Gratin of tomatoes and onions
In complete contrast to the last recipe, this one tastes as light and healthy as you can hope for without dullness or worthiness creeping in. As the cooking time is brief, I include the basil leaves right from the start, but for extra zip, a few more might be added just before serving.
Ingredients: 2 small onions, very thinly sliced
1lb (450g) plum tomatoes, quartered lengthwise
8 medium-sized basil leaves
3tbs olive oil
pinch or two of sugar
salt and pepper
Preparation: Pour boiling water over the onions, and leave for 3 minutes. Drain and pat dry on kitchen paper. Grease a shallow, ovenproof dish with a little of the oil, and arrange the tomatoes tightly in it, skin side down. Season with salt, pepper and a couple of pinches of sugar. Scatter over the basil leaves, roughly torn up. Spread the onions on top, then drizzle with olive oil. Season lightly. Bake at 220C/425F/Gas Mark 5 for 15-20 minutes (the onions should catch here and there in the heat of the oven). Serve immediately.
Though I've tried various recipes for tomato mousse, I come back time and again to this one of my mother's. It is stunningly good. Serve as a first course with thin slices of granary bread, or as a light main course for a warm-weather lunch, extended with slices of avocado and cold cooked chicken, smoked if you can get it.
Ingredients: 1lb (450g) tomatoes, skinned
6fl oz (175ml) tomato juice
1 sachet (11g) powdered gelatine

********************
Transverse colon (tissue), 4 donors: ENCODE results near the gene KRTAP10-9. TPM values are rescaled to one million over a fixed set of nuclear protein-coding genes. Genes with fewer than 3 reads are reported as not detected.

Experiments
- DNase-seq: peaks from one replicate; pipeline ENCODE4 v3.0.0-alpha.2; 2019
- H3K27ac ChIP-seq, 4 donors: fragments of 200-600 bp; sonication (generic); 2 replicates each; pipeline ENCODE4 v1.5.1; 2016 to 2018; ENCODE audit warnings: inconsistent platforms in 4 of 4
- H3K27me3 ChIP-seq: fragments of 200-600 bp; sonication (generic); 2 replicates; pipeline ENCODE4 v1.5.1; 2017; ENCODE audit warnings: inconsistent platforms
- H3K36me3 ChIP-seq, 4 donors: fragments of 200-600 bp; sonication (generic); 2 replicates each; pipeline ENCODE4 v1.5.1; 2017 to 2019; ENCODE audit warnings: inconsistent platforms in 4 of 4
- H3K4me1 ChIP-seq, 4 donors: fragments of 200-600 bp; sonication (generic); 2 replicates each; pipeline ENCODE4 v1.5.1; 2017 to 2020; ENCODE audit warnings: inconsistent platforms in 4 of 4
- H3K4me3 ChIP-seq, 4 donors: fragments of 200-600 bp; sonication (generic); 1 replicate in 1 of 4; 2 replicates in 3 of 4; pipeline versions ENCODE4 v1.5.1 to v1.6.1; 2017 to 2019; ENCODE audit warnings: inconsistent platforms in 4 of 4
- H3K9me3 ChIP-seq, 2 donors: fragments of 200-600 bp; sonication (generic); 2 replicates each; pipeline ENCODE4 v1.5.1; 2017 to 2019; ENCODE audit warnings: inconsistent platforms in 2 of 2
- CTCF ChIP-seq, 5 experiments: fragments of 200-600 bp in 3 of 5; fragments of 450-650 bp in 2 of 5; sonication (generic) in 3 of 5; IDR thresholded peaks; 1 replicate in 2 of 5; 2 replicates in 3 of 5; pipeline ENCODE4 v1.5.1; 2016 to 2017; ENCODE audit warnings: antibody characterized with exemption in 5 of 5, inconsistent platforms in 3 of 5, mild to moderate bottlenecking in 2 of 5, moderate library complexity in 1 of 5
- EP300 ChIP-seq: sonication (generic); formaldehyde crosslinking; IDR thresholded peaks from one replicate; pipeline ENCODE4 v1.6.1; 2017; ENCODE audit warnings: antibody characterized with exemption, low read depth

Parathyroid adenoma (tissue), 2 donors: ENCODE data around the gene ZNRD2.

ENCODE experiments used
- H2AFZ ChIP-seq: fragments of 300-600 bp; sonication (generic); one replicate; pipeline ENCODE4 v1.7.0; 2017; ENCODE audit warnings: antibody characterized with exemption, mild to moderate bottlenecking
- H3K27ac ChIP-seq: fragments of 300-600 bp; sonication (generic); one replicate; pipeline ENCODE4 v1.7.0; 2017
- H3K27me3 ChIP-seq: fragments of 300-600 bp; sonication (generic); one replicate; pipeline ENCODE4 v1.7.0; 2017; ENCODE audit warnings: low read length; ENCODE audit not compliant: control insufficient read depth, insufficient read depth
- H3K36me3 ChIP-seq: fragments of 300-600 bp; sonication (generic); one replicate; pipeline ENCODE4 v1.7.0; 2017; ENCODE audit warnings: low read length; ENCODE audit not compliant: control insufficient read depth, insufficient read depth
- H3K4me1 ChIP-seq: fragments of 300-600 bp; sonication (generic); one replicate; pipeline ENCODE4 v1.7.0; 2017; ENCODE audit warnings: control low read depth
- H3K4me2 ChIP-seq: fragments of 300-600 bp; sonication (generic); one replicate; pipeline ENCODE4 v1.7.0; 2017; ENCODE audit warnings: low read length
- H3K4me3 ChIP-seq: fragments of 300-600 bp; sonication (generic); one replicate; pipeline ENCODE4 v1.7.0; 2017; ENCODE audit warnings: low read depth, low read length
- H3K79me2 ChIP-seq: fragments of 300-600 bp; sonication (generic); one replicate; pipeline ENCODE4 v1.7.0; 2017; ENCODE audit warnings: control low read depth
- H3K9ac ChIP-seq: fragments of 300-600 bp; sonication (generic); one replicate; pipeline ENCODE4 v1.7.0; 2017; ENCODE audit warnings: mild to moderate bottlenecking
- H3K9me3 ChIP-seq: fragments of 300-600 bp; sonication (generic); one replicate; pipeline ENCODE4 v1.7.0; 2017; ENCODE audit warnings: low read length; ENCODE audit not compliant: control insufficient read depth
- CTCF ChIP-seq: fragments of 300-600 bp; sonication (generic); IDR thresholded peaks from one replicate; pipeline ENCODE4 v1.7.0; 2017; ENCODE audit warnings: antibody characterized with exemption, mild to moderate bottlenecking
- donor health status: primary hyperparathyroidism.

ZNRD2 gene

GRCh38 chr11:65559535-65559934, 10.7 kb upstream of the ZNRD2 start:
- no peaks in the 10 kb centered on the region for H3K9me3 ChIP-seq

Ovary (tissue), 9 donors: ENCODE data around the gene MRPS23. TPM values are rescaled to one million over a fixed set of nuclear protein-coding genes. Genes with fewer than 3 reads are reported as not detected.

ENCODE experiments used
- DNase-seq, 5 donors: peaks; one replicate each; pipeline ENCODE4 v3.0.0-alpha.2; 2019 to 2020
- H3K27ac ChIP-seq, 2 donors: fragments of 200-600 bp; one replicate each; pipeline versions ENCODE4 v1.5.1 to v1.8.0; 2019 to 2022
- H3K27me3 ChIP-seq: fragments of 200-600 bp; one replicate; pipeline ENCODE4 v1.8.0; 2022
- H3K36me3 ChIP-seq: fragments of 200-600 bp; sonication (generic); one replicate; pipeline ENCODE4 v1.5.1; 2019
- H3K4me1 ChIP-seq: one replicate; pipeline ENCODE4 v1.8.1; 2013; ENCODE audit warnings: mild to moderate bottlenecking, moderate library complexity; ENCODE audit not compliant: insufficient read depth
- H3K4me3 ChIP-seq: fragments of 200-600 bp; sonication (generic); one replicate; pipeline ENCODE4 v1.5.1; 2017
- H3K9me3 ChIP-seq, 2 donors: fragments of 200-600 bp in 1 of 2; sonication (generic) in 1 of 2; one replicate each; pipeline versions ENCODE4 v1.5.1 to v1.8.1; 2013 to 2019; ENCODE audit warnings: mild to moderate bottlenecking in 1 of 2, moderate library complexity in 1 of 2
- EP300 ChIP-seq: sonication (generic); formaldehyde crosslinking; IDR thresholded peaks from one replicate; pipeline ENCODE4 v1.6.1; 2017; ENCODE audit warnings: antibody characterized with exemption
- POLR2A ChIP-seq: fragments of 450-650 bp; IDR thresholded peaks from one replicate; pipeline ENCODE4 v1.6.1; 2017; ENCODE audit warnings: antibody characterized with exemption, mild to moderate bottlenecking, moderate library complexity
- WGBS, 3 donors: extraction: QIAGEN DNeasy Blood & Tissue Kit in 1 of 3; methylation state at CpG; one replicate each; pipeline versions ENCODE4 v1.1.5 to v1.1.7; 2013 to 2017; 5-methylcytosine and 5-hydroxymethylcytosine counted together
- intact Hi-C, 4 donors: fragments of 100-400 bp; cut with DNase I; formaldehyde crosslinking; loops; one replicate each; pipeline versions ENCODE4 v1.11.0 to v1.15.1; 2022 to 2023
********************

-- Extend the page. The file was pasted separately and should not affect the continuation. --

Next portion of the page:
4tbs boiling water
salt and pepper
8fl oz (250ml) whipping cream
Preparation: Liquidise or process the tomatoes, then sieve to remove seeds. Measure out 8fl oz (250ml) and mix with the tomato juice.
To dissolve gelatine, put 1/2 teaspoon cold water in a teacup and sprinkle in the powder. Pour on the boiling water and stir until gelatine has completely dissolved. Stir in a tablespoon of the tomato mixture, then another and another. Now combine with the rest of the tomato mixture. Season with salt, about 2 teaspoons Worcestershire sauce, pepper and 2 teaspoons sugar. Make sure that it is generously seasoned, as the cream will soften the flavour. Chill the mixture to the consistency of egg white. Whip the cream until it is thick, and fold into the tomato jelly. Pour into an oiled mould and chill until set. Turn out just before serving.
Piperade comes from the south-west of France, and is one of those homely dishes that are endlessly appealing. It is not particularly stylish to look at - a gloop of tomato and pepper and egg wrapped up in ham - but it tastes so good that this doesn't matter. The tomato and pepper sauce can be made in advance, but don't add the eggs or fry the ham until the last moment.
Serves 4 generously
Ingredients: 1 red pepper and 1 green pepper, both deseeded and cut into strips
1 onion, chopped
4tbs olive oil
2 cloves garlic, chopped
1lb (450g) tomatoes, skinned and roughly chopped
1tbs tomato puree
1/2 tsp sugar
2tbs chopped parsley
4 eggs, lightly beaten
4 large thick slices cooked ham
salt and pepper
Preparation: Fry the peppers and onion gently in 3 tablespoons of the oil until tender without browning. Add the garlic and cook for a minute or so longer. Now add the tomatoes, tomato puree, sugar, salt and pepper, and boil hard until reduced to a thick, pulpy sauce.
When the sauce is almost done, heat the remaining oil in a separate large pan over a brisk heat. Add the ham slices, two at a time, and brown lightly on one side. Lay each slice on a warm plate and keep warm.
When the sauce is thick, stir in the beaten eggs and the parsley. Stir for a minute or so until creamy and very lightly set. Adjust seasoning. Spoon a quarter of the egg tomato scramble down the centre of each slice of ham, and flip the sides over to cover. Serve immediately.